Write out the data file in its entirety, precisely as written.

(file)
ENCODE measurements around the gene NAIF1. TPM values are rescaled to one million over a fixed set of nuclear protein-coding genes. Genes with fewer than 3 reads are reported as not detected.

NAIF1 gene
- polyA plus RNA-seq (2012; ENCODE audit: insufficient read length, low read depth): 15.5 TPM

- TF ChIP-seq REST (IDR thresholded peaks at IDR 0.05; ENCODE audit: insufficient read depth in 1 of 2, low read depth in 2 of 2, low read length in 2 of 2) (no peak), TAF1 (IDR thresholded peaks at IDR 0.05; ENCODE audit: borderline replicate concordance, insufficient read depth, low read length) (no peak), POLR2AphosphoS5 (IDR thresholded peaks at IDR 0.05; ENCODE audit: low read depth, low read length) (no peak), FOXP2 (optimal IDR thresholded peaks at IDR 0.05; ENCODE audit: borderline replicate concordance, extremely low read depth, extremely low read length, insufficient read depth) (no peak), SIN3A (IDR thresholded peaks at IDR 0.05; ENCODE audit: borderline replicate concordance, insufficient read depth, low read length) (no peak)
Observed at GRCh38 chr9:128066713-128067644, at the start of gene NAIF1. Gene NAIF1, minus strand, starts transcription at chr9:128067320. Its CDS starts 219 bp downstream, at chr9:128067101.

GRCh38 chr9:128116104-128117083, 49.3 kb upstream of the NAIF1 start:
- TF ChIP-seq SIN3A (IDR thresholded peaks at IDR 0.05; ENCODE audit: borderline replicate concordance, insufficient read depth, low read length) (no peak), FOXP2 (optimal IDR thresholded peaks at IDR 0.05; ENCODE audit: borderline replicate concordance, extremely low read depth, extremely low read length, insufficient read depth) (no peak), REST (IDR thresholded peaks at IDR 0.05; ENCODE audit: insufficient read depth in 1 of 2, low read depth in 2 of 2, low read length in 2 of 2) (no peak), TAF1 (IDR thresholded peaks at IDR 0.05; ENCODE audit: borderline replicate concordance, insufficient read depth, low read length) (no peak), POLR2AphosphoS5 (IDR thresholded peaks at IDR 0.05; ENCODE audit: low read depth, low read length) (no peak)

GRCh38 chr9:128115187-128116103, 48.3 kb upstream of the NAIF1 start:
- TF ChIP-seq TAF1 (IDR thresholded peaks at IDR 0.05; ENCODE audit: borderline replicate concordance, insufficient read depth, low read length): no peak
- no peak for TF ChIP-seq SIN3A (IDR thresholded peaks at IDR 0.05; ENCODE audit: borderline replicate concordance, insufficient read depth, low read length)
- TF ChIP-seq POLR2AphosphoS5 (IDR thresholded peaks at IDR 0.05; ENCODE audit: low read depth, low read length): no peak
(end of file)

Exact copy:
ENCODE measurements around the gene NAIF1. TPM values are rescaled to one million over a fixed set of nuclear protein-coding genes. Genes with fewer than 3 reads are reported as not detected.

NAIF1 gene
- polyA plus RNA-seq (2012; ENCODE audit: insufficient read length, low read depth): 15.5 TPM

- TF ChIP-seq REST (IDR thresholded peaks at IDR 0.05; ENCODE audit: insufficient read depth in 1 of 2, low read depth in 2 of 2, low read length in 2 of 2) (no peak), TAF1 (IDR thresholded peaks at IDR 0.05; ENCODE audit: borderline replicate concordance, insufficient read depth, low read length) (no peak), POLR2AphosphoS5 (IDR thresholded peaks at IDR 0.05; ENCODE audit: low read depth, low read length) (no peak), FOXP2 (optimal IDR thresholded peaks at IDR 0.05; ENCODE audit: borderline replicate concordance, extremely low read depth, extremely low read length, insufficient read depth) (no peak), SIN3A (IDR thresholded peaks at IDR 0.05; ENCODE audit: borderline replicate concordance, insufficient read depth, low read length) (no peak)
Observed at GRCh38 chr9:128066713-128067644, at the start of gene NAIF1. Gene NAIF1, minus strand, starts transcription at chr9:128067320. Its CDS starts 219 bp downstream, at chr9:128067101.

GRCh38 chr9:128116104-128117083, 49.3 kb upstream of the NAIF1 start:
- TF ChIP-seq SIN3A (IDR thresholded peaks at IDR 0.05; ENCODE audit: borderline replicate concordance, insufficient read depth, low read length) (no peak), FOXP2 (optimal IDR thresholded peaks at IDR 0.05; ENCODE audit: borderline replicate concordance, extremely low read depth, extremely low read length, insufficient read depth) (no peak), REST (IDR thresholded peaks at IDR 0.05; ENCODE audit: insufficient read depth in 1 of 2, low read depth in 2 of 2, low read length in 2 of 2) (no peak), TAF1 (IDR thresholded peaks at IDR 0.05; ENCODE audit: borderline replicate concordance, insufficient read depth, low read length) (no peak), POLR2AphosphoS5 (IDR thresholded peaks at IDR 0.05; ENCODE audit: low read depth, low read length) (no peak)

GRCh38 chr9:128115187-128116103, 48.3 kb upstream of the NAIF1 start:
- TF ChIP-seq TAF1 (IDR thresholded peaks at IDR 0.05; ENCODE audit: borderline replicate concordance, insufficient read depth, low read length): no peak
- no peak for TF ChIP-seq SIN3A (IDR thresholded peaks at IDR 0.05; ENCODE audit: borderline replicate concordance, insufficient read depth, low read length)
- TF ChIP-seq POLR2AphosphoS5 (IDR thresholded peaks at IDR 0.05; ENCODE audit: low read depth, low read length): no peak